Nobody so far has been able to convince me that downconverting using Cineform, Vegas, or any other software is better than allowing the camera to do the conversion. The camera does as good (if not better) a conversion than the software and you don't land up with interlace issues etc. etc. etc.

In all of my tests the file created when allowing the camera to perform the conversion is larger than the file created by any of the software. That at least tells me that nothing is going 'missing' when allowing the camera to perform the conversion.

Having said all of the above I see no reason to capture HDV and then wait hours and hours to render an SD file when the file created by the camera's own downconvert is as good or better.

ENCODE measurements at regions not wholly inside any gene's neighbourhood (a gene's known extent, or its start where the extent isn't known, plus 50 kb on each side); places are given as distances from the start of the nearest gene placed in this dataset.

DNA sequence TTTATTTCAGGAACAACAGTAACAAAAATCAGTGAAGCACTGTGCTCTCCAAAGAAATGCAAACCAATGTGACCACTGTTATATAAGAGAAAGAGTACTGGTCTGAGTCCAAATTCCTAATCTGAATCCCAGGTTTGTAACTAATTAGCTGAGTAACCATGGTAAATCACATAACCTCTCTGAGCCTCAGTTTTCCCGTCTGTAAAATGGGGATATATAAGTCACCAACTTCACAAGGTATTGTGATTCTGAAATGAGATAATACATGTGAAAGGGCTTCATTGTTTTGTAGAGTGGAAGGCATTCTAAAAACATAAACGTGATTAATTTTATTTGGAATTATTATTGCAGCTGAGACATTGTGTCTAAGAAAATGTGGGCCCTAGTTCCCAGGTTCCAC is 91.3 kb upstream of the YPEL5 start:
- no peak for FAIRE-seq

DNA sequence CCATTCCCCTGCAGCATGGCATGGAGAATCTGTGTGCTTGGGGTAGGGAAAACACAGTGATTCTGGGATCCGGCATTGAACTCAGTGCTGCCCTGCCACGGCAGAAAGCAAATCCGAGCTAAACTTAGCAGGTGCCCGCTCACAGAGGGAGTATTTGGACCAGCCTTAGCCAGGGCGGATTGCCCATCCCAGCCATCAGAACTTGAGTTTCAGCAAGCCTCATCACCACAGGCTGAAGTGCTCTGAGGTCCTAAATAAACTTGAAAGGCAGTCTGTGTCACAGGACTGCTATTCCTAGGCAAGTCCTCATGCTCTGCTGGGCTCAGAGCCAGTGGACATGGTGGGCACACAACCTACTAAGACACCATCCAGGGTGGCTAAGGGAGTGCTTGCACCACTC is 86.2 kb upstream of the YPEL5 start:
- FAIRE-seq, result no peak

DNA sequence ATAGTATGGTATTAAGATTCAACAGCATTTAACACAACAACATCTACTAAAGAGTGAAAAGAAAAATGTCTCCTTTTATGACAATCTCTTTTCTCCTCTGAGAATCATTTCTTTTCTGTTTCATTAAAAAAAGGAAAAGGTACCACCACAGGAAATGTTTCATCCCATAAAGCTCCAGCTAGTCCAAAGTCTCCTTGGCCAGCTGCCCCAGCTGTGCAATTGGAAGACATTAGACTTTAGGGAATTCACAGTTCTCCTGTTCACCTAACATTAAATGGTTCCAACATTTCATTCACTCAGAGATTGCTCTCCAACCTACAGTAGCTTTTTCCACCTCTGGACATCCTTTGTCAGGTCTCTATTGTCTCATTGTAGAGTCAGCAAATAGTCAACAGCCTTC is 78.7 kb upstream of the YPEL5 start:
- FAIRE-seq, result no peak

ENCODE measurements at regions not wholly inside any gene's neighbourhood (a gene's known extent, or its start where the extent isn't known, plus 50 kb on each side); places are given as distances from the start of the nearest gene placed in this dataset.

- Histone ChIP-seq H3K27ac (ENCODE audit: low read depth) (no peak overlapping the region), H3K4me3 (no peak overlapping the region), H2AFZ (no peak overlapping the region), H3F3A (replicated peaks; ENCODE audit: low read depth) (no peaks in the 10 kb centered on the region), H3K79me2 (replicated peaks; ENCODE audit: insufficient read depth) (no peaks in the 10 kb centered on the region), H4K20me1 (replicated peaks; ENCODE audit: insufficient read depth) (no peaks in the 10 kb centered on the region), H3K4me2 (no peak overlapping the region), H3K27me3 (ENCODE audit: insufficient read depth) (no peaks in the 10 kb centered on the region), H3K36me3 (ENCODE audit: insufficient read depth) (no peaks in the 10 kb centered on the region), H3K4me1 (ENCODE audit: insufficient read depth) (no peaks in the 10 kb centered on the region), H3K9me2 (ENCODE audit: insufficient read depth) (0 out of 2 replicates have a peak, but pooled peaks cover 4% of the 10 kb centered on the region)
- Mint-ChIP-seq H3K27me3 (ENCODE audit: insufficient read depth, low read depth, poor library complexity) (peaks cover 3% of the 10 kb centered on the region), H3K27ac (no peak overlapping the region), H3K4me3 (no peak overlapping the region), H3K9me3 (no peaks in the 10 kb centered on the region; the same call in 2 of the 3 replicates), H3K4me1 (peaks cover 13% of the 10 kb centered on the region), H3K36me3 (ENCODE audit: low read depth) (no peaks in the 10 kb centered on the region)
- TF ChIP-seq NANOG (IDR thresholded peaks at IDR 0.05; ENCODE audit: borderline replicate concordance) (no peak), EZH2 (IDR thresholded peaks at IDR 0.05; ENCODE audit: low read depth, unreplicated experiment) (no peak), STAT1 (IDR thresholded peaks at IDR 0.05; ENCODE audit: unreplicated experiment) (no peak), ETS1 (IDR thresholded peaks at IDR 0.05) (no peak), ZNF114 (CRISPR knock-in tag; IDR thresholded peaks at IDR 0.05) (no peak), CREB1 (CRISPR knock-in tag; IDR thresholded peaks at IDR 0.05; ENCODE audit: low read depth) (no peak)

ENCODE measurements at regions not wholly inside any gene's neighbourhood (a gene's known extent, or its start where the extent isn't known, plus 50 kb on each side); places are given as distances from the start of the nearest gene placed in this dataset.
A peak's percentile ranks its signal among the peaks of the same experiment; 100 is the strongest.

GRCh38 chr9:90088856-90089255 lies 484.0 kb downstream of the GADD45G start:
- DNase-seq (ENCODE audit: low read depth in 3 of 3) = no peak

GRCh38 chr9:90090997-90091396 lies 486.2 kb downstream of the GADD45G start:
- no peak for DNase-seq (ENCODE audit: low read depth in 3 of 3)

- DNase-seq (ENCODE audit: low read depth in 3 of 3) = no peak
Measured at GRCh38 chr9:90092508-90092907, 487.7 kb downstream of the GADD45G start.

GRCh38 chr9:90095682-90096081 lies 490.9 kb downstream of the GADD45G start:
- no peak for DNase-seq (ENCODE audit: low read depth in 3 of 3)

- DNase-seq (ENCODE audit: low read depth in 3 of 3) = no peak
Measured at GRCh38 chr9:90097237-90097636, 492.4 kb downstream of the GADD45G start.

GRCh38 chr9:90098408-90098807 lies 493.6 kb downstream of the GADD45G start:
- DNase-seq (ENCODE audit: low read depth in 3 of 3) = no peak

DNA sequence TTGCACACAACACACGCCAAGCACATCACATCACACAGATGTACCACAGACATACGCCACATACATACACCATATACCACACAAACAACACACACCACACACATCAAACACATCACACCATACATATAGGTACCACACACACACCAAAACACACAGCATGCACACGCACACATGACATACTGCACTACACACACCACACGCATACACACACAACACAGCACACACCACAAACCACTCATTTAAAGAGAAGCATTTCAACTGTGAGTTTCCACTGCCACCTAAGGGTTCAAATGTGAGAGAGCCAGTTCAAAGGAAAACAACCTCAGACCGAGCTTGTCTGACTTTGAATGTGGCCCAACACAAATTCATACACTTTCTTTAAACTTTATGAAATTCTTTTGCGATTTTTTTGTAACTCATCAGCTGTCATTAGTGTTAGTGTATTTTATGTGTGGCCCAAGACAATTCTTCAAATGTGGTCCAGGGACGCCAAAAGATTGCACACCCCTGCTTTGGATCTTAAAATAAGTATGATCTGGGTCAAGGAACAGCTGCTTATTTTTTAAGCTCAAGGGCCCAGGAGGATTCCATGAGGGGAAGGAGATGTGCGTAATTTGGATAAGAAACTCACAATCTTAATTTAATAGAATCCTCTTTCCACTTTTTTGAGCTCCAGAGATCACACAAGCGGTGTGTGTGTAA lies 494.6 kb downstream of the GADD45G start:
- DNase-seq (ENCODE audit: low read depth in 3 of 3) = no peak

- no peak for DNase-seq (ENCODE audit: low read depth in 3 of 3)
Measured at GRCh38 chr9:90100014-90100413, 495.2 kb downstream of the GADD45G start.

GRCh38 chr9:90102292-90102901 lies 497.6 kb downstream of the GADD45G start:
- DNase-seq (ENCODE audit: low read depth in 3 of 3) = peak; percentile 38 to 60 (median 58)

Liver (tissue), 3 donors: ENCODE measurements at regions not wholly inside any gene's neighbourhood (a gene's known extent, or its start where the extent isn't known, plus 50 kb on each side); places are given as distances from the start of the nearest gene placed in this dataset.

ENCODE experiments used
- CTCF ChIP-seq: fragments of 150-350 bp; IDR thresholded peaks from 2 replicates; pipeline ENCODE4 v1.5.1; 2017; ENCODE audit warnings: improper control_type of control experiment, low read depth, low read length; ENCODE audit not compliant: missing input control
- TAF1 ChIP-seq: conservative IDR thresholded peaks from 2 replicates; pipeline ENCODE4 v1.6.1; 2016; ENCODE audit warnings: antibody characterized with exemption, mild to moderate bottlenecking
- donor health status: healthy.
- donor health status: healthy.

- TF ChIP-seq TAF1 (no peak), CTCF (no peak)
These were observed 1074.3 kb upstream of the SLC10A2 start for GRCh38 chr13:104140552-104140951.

By the way - all of my findings are based on the Sony FX1E, Sony Vegas 6.0d, and Cineform Connect HD. I don't know the A1U.

Regards,

Dale.
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Old May 19th, 2006, 07:54 AM   #10
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Quote:
Originally Posted by Michael Stowe
It just seems like I am setting something wrong in either Connect HD or Vegas. Everything I have read, including many posts by you and your partners, have suggested that connecthd to vegas should be better than down conversion from the A1. I am just not seeing that which make me believe my settings are some what off. I have 14 days left on my trial of HD Connect before any decisions are made. It is a brand new version 3.0 (according to their reps). I am sure they would not change something that would be throwing me off. Either way...I do appreciate your response.